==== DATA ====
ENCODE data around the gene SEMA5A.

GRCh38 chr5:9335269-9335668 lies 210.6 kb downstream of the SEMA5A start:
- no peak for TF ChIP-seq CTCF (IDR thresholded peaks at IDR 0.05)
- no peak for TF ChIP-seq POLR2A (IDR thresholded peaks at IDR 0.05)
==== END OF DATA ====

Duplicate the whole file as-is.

ENCODE data around the gene SEMA5A.

GRCh38 chr5:9335269-9335668 lies 210.6 kb downstream of the SEMA5A start:
- no peak for TF ChIP-seq CTCF (IDR thresholded peaks at IDR 0.05)
- no peak for TF ChIP-seq POLR2A (IDR thresholded peaks at IDR 0.05)